Key Vitamins You May Need at Every Age


Have you ever heard the saying: “You are what you eat? “Well, it couldn’t be more specific when it comes to getting the right vitamins and nutrients for your body. 

  Vitamins are essential for maintaining good health and preventing diseases and play a central role in healthy bodily functions. However, many of us don’t get enough of it in our diets. Accutane Generic and Chlamydia Treatment Azithromycin In some cases, especially as we age, we may also need a little extra boost.  Whether you’re a baby, teen, or older adult, your nutritional needs change with age. Some are important for growth and development, while others are necessary for maintaining strong bones and a healthy, vulnerable system.  

 Read on to learn more about vitamin supplements and essential vitamins and minerals that your body may need at different times – starting when your child is a teenager. 

 Supplements Do you need them? More than half of Americans take one or more beneficial supplements daily or occasionally. They take these supplements to make sure they get enough nutrients and to maintain or improve their health, but not everyone needs to take them. 

 “There are people who could benefit from supplements, but you get what you deserve by eating a healthy diet,” says Alexandra Lessem, homecare specialist at Banner Health. strong with lots of fruits and vegetables”. In addition, many studies have shown that vitamins found in foods react differently (and better) in the body than those taken in capsule, makeup, or liquid form. ” 

  Also, some vitamin and mineral supplements can have side effects or cause problems if you have certain health conditions. They are also not regulated like traditional drugs. “USA. The Food and Drug Administration (FDA) regulates health supplements as foods, not drugs,” says Lessem. 

  This is why it is advisable to consult your healthcare provider before starting or stopping a vitamin supplement. 

 The vitamins  you need at any age 

 In a perfect world, you would get all your vitamins and minerals from a diet rich in fruits, vegetables, and fortified foods. Indeed, there are situations where redundancy might be advisable. The following is a quick companion on the vitamins you may need at different stages of your life.  

 Breastfed babies have Vitamin D and Iron 

 Bone milk and formula contain nearly all the nutrients a baby needs in the first few months of life, but some babies may need vitamins like D and iron to fill the gap. 

 Babies who drink at least 32 ounces of formula a day don’t need a supplement if fortified with vitamin D and iron. However, breastfed or partially breastfed babies may not get enough of these essential nutrients. 

 “Although bone milk is called the ‘perfect food’, it doesn’t contain vitamin D, which is needed to support a baby’s brain and bone development,” says Lessem. “In general, 400 IU (transnational units) per day is recommended and can be stopped when baby starts to eat a  variety of foods (around 12 months) or transitions to formula. ” 

  Teen and Teen Time Vitamin D and Calcium 

 Children aged 9 to 17 are growing and developing, so they need more calcium and vitamin D. Getting an acceptable amount of calcium will help build strong bones and prevent osteoporosis later in life. 

 Milk and other dairy products are fortified with vitamin D, but many children don’t get enough to get what they need from food alone.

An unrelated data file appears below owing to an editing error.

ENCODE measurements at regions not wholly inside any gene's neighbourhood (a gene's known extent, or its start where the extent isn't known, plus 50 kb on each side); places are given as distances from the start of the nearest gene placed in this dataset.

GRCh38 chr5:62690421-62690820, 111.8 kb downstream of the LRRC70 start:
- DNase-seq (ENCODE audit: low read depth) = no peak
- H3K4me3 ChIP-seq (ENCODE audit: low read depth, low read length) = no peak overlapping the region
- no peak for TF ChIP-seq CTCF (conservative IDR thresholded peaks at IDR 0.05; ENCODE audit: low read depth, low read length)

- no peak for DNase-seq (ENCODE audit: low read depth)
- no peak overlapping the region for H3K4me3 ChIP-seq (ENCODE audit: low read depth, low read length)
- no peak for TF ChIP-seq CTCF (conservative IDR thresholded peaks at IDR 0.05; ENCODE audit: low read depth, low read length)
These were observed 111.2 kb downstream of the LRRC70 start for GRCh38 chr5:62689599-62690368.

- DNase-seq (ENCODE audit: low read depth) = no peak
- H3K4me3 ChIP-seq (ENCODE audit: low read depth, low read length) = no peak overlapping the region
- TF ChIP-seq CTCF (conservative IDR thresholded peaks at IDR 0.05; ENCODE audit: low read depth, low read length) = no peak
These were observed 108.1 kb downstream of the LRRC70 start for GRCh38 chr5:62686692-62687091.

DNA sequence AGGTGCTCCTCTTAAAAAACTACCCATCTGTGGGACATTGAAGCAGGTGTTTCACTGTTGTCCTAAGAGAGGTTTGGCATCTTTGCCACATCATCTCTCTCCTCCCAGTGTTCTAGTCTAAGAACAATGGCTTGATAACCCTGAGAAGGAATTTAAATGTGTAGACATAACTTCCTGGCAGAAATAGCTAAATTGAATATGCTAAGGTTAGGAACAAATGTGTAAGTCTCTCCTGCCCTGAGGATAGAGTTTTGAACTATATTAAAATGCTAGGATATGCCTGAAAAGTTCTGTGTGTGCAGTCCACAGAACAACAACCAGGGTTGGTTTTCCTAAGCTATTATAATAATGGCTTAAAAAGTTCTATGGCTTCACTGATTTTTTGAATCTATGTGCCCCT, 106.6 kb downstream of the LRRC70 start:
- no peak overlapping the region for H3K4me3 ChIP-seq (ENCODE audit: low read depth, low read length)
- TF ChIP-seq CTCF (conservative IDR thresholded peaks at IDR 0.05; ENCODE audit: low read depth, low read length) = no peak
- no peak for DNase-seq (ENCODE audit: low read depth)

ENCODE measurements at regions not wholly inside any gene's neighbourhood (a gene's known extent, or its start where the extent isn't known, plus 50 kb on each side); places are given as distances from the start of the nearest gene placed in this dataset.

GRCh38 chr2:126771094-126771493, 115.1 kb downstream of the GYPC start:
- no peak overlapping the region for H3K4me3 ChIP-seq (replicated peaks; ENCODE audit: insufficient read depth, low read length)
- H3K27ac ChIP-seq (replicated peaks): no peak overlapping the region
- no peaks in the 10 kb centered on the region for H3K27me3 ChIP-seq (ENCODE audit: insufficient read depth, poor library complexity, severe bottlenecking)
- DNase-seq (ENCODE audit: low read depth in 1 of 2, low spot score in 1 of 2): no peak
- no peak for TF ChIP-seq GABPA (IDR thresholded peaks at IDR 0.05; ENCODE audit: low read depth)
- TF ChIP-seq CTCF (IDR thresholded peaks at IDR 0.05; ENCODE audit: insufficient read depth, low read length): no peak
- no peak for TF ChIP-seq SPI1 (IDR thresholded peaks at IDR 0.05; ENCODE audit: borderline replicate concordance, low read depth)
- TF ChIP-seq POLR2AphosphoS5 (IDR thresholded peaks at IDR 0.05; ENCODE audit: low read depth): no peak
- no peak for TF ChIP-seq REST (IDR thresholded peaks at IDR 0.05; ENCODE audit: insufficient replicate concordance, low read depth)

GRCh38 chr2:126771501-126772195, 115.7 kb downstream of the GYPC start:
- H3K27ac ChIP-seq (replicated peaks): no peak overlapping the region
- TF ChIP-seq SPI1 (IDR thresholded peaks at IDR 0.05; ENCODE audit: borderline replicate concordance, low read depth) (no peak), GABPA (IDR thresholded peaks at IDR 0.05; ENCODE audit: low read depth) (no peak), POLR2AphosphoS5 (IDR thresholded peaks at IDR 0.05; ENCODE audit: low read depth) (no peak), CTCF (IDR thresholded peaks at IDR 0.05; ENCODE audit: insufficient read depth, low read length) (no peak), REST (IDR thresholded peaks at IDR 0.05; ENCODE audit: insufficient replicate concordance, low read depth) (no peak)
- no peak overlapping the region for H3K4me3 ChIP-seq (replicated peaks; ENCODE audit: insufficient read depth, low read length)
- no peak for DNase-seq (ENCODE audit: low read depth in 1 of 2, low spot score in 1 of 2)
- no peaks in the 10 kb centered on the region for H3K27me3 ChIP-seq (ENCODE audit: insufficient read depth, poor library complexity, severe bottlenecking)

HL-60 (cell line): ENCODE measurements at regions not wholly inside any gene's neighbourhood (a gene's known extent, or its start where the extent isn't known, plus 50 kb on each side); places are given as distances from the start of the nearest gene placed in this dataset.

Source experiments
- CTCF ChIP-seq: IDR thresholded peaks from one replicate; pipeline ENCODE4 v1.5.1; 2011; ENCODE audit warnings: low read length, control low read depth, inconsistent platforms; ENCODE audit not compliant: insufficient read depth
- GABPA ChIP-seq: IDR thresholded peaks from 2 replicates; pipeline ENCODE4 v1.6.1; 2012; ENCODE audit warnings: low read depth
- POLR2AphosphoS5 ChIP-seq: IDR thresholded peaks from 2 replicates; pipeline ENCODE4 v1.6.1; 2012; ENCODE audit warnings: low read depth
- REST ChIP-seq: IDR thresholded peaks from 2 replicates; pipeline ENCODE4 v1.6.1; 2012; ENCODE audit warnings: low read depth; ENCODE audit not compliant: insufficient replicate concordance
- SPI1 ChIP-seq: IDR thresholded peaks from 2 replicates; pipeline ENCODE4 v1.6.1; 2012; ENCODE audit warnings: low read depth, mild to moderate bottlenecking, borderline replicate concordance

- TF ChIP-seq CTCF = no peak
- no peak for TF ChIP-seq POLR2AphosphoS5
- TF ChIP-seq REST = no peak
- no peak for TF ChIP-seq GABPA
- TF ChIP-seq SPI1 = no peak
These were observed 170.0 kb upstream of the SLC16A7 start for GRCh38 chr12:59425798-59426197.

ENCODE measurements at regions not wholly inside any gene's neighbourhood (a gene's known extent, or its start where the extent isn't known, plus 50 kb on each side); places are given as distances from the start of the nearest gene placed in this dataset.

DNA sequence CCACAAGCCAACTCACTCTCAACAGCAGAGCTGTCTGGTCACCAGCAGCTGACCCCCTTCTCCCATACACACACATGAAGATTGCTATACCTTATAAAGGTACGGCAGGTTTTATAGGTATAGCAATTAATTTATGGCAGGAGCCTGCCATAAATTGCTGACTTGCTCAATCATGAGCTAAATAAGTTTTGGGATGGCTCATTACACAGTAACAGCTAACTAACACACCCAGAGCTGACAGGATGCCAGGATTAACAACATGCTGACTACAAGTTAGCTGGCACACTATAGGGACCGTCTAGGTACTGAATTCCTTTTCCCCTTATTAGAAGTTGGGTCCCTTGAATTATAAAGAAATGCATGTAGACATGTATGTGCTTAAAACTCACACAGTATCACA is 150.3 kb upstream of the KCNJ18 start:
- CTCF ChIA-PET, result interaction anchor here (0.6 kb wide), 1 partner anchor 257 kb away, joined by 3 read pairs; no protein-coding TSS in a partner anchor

“It’s easy to get these nutrients from a healthy, balanced diet, but there are certain circumstances, whether it’s a diet or a medical condition if a supplement is needed. sung,” Lessem said. “Teens and teens should get 600 IU of vitamin D and 1000 mg of calcium through diet and supplementation. ” 

  In your 20s and 30s Folic acid, iron, and vitamin B12 

 In your 20s and 30s, you still want to get enough calcium and vitamin D. However, depending on your life stage or diet, you may need other vitamins and minerals. 

  Life stages or diets may include 

Pregnancy and breastfeeding You should take a prenatal vitamin with folic acid (also known as folate) and iron three months before you become pregnant and continue until you finish breastfeeding. Folate is the natural form of vitamin B9 and folic acid is the synthetic form. It reduces the risk of congenital neural tube burns (similar to spina bifida and encephalopathy), and iron aids in the delivery of oxygen by red blood cells to the baby. Menstruation Iron is required for energy and metabolism. Menstruation can sometimes deplete your iron stores.  Vegan or vegan diets If you follow a plant-based diet, you may need excess B12 if you don’t eat animal products that are high in it.  In your 40s and 50s Omega-3 fatty acids 

 Vitamin D and calcium remain at the top of the list in your 40s and 50s. Vitamin D deficiency has been linked to colorful conditions – from cancer and autoimmune diseases to type 2 diabetes and obesity. Your risk for many of these conditions tends to increase with age.  

 Your calcium intake is still important for bone health, especially for women. 

 “Women are less likely to develop osteoporosis than men and may need to take more action,” says Lessem. “Women need about 600-800 IU of vitamin D and 1000-1200 mg of synthetic calcium (from foods and supplements) daily depending on age and other risk factors for osteoporosis. ” 

 Aging can cause significant changes to your heart and blood vessels, putting you at less risk of heart disease. Taking omega-3s (fish oil paint) can help minimize stomach upset and maintain good heart health. Omega-3 fatty acids may also contribute to joint health. 

  Vitamin B12 and multivitamins for your 60s 

 In your 60s, it’s still important to maintain your calcium and vitamin D intake. 

 Again, weaken them, if you’re not getting enough calcium from dark green leafy vegetables and other calcium-rich foods – and many women over 50 and men over 70 often don’t.